How to Grow Corn

  Armenian Cucumber
   
Corn requires warm soil to germinate. Don't plant earlier than two weeks after the last killing frost. Even better, measure the temperature of your soil to insure that it is no less than 60 degrees F, preferably in a range between 70 and 80 degrees Fahrenheit. The ideal soil type is loose and well-drained, but corn will grow in any soil from sandy to clay. Late varieties do better in heavy soils; early varieties are preferred in sandy soils. Corn is a heavy feeder and it is important to amend your planting area with compost, manure and bonemeal prior to planting. The ideal site is also light saturated; corn grows fastest in full sunlight. It stops growing when the temperature drops below 50 degrees, an important consideration in areas with short growing seasons.

Corn is a wind-pollinated crop. The most common cause of poorly filled ears is poor pollination. For this reason, if you have a small garden, consider planting in a block four or five rows across, sowing your seeds 1-2 inches deep every 9 - 12 inches. Firm the soil after planting so there is good seed-to-soil contact and maintain even soil moisture during the crucial germination period. Use fresh seed for your planting. Corn seed is relatively short-lived and spotty germination will result in poor pollination.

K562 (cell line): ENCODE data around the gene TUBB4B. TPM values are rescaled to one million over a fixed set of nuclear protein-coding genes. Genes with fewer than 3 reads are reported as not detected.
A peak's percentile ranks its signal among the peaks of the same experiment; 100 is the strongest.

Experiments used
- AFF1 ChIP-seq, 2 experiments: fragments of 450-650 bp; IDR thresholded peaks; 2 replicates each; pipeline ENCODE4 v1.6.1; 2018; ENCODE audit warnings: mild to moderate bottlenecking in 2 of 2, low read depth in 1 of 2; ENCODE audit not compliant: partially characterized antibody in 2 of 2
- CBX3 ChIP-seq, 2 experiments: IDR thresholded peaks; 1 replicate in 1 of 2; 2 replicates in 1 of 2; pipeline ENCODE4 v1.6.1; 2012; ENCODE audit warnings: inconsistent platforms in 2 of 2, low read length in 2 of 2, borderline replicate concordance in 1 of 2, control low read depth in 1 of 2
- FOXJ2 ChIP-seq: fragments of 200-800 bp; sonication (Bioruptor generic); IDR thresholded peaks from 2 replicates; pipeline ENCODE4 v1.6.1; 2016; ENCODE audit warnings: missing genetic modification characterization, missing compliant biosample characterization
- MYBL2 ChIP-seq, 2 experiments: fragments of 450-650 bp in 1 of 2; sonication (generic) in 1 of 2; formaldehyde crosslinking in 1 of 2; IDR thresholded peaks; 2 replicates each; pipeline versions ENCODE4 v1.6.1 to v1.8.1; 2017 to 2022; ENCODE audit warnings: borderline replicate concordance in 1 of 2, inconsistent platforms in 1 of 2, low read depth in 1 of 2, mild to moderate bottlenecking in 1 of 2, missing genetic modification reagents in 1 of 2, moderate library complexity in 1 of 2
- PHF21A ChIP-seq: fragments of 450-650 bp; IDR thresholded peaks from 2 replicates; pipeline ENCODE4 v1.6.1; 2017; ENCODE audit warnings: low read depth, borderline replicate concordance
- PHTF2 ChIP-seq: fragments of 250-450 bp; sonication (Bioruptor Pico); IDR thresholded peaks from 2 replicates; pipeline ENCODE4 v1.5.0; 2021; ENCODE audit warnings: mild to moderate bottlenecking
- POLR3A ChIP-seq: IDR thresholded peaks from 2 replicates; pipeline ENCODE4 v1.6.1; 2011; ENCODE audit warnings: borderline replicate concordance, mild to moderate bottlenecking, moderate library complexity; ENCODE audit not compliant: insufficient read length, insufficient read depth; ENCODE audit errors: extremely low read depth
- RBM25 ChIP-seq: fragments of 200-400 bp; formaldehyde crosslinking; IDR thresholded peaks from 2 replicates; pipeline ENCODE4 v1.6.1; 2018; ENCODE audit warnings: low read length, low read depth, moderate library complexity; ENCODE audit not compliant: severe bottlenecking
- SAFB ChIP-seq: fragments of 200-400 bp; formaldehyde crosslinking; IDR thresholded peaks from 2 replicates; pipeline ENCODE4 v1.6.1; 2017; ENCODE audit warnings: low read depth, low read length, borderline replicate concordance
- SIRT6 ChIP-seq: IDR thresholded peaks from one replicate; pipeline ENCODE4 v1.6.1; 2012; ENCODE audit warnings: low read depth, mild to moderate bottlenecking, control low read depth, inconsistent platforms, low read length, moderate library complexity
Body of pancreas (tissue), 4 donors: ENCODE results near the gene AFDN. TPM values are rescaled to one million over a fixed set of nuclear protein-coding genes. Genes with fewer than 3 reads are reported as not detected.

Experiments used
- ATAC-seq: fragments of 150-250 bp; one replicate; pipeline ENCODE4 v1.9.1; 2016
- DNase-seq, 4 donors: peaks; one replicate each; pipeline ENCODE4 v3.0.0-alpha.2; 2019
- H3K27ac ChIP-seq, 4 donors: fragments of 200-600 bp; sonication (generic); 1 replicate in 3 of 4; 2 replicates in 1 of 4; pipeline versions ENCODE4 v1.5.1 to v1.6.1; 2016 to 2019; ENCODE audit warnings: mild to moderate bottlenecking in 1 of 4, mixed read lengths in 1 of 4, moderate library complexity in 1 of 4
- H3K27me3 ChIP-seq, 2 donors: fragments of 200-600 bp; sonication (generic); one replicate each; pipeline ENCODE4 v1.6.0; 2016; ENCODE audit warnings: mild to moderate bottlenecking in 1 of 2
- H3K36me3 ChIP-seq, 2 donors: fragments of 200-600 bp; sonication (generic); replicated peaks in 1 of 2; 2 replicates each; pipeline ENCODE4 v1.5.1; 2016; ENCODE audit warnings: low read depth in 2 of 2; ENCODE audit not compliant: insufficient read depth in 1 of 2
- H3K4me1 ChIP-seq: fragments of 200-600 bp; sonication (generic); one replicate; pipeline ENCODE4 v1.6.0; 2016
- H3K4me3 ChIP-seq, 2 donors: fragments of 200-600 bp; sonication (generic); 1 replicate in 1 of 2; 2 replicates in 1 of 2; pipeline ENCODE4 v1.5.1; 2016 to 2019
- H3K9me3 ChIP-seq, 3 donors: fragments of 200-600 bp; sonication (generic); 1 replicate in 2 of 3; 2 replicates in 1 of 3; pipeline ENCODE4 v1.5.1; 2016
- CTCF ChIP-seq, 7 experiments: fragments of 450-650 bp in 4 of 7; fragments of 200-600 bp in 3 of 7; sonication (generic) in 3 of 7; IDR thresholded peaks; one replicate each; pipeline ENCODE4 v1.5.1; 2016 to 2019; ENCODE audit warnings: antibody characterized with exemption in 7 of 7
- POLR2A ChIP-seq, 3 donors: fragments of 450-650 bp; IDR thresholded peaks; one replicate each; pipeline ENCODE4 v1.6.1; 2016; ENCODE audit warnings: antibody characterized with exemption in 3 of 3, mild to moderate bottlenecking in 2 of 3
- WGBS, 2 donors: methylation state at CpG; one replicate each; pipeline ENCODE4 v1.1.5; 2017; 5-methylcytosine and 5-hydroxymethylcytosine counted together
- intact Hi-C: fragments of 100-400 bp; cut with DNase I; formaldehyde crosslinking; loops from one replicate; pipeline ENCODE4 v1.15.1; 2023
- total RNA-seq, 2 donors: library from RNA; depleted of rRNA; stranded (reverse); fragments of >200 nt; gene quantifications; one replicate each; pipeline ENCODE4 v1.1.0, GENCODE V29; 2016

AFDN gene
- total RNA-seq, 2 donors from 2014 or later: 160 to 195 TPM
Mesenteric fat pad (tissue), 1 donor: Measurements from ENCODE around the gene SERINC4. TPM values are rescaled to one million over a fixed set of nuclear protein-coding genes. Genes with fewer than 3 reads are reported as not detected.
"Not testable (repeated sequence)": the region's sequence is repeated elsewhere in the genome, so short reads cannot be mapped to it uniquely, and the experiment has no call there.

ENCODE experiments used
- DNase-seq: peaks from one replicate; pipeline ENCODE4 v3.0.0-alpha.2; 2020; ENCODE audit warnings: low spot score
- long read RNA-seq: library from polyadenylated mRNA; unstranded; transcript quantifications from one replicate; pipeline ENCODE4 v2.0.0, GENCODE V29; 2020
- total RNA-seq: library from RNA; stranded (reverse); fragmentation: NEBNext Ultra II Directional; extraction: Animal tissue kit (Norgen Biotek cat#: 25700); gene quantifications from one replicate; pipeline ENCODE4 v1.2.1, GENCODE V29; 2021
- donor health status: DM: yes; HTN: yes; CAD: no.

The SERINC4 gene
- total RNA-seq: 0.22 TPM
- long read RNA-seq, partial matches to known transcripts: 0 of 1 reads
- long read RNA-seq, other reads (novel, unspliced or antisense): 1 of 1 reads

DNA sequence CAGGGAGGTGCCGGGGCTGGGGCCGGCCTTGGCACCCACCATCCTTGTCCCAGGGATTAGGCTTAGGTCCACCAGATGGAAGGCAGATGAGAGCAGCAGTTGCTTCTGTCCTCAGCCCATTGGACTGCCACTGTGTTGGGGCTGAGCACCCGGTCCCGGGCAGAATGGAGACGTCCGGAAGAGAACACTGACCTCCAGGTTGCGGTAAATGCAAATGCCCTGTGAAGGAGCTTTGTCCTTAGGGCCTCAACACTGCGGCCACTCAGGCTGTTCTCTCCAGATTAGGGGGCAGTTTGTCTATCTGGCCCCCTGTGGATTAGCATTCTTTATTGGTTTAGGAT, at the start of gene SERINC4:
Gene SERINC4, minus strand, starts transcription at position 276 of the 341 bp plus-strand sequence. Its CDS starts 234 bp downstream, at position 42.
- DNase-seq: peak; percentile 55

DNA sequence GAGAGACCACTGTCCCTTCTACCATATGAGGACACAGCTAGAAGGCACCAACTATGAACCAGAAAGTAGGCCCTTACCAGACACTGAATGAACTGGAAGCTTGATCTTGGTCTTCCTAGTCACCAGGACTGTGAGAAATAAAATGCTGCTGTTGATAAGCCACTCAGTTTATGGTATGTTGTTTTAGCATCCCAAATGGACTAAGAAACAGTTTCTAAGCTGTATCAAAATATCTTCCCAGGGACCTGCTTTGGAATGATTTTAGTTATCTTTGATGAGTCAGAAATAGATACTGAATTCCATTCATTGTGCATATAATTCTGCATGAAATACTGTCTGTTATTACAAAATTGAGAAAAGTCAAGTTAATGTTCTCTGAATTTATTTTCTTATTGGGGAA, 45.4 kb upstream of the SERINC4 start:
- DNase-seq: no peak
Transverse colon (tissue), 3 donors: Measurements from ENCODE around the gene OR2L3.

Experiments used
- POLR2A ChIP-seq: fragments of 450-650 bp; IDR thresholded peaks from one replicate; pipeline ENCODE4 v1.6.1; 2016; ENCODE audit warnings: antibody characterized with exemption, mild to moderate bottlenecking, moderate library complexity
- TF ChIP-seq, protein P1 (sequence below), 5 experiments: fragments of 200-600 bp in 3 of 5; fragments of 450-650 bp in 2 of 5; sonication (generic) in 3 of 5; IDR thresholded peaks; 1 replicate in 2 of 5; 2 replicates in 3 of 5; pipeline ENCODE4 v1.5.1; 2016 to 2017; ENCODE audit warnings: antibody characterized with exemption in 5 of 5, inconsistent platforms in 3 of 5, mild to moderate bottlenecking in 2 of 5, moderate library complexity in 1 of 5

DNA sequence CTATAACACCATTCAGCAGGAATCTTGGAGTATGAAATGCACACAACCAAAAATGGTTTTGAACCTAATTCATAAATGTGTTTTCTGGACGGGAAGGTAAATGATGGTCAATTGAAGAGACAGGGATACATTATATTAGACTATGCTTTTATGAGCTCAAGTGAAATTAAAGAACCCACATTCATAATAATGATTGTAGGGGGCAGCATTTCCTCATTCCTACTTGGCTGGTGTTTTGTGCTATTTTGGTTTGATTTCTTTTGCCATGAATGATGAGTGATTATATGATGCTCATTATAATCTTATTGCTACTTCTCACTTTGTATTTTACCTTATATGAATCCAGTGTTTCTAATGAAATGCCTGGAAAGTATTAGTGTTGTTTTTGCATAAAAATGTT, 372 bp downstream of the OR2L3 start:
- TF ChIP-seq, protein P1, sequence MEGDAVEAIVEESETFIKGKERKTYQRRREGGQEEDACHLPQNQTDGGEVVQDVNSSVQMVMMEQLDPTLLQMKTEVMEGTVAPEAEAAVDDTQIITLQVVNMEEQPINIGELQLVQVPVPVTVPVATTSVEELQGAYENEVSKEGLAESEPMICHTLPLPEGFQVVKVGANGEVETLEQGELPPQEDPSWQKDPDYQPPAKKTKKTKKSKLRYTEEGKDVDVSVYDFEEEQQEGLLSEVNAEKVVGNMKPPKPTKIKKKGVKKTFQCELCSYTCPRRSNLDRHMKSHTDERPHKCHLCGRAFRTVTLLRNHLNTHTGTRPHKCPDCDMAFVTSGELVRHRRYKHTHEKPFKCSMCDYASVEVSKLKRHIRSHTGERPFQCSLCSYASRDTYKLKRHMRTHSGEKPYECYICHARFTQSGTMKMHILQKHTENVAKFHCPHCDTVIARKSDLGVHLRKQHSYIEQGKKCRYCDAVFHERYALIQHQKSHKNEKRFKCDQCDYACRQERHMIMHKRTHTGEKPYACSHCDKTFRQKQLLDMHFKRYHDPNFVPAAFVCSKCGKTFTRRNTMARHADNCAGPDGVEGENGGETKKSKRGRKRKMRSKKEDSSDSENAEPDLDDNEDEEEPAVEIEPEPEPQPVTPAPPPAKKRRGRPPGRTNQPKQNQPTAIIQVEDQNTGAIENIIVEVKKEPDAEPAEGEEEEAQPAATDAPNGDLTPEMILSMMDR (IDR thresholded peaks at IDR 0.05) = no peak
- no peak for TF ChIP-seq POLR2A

For an extended harvest, consider sowing more than one variety. Early and late sowings grow more slowly than corn planted when conditions are ideal and for this reason you may get the best results if you plant early, mid-season and late varieties in one large sowing. If you mix different types of corn (standard sweet, synergistic, sugary enhanced) your planting areas must be separated by distance or barriers to prevent crossing. Crossing will result in less sweet, starchy corn. 25' between blocks is adequate for small plantings. Allow 100' if you are planting commercial quantities of an acre or more.

Harvest corn at the milk stage, when the kernels exude a milky juice when you puncture them with your fingernail. Milk stage is brief so you must check frequently. Other signs the corn is ready to pick include fullness of the ears up to the tip (squeeze them to tell) and brown, dry silks. The sugars in corn turn rapidly to starch after picking, so eating the corn as soon as possible after picking is essential. If you must pick in advance, store corn in a cool, refrigerated location to preserve its sweetness. Do not leave it sitting in warm summer air.


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